View Full Version : A bit of a Beech tree mystery

spider solo
03-09-2005, 02:32 PM
I was snowshoeing..bush whacking in the woods today and came upon a few Beech trees where the bark was chewed off on the bottom. (neatly from snowline to about 18" above).
All the trees were in close proximity to each other. One of the trees was a nice big beautiful Beech..the bark had been chewed clean almost encircling it.
I know the tree will die if it is completeky girdled.
So any guesses what animal might feed on the bark of a Beech?
I've ruled out deer and Moose.
The only other clue I had was that I had been following a snowed over stone wall and though there were no prints I was wondering if the critter(s) might live in the wall.
What do you think ..mice.. squirrels... chipmunks... rabbits?

I have Oak & Beech trees on our property that never seem to get bothered,so it sure has me guessing.....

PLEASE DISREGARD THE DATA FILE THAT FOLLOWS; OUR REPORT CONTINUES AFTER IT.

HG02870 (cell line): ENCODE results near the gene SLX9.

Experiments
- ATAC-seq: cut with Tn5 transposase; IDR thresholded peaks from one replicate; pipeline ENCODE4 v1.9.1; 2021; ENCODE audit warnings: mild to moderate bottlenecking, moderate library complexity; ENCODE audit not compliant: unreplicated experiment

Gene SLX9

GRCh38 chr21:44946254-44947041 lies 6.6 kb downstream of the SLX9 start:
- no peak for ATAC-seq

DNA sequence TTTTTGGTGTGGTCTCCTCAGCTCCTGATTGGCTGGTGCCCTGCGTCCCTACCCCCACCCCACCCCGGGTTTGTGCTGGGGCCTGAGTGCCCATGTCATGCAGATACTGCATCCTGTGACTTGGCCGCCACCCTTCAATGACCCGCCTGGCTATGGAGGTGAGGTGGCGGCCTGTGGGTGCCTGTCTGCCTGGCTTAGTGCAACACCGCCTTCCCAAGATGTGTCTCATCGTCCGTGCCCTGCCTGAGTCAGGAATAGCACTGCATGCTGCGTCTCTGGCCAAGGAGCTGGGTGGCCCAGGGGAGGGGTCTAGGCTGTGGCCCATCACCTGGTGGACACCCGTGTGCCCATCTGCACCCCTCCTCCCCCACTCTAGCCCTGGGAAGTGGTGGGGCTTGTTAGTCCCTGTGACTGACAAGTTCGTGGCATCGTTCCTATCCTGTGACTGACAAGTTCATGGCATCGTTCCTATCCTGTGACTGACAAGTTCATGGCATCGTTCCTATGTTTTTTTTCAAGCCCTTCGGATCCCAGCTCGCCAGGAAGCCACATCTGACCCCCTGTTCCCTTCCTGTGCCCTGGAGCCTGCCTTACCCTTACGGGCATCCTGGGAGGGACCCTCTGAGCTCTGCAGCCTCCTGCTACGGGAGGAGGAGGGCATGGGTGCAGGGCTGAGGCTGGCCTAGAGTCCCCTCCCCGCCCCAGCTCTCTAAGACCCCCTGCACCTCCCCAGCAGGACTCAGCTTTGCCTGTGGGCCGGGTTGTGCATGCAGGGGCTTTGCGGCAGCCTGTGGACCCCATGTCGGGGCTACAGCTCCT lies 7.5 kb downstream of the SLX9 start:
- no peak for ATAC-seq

03-09-2005, 02:45 PM
The only thing I've seen girdle a larger tree close to the ground would be a porcupine or Beaver. Beaver only if in close proximity to water. Porky's usually strip the tops of softwoods. Rabbits can do damage to smaller trees, usually fruit trees.

03-09-2005, 11:08 PM
... in Grafton lakes St Pk. in NY. It did not look like a beaver had done it. Dozens of trees look like they are doomed.


spider solo
03-10-2005, 04:02 AM
It's a odd thing.
I have seen porcupine eating in trees before.
Yet this is down low...much the height that a beaver works....without the characteristic gnawing through that you usually see.
Having new snow and no tracks can set the mind to wondering......

03-10-2005, 08:46 AM
I have seen rabbits do this and especially on birch trees late in the winter when there has been extended snow cover. I remember seeing a large area, several yards square, of relatively small diameter trees and saplings totally ringed. I often saw rabbits here so I'm sure it was them as the rings never went very high up the trunk and usually were only 6-8" high.

03-11-2005, 04:16 PM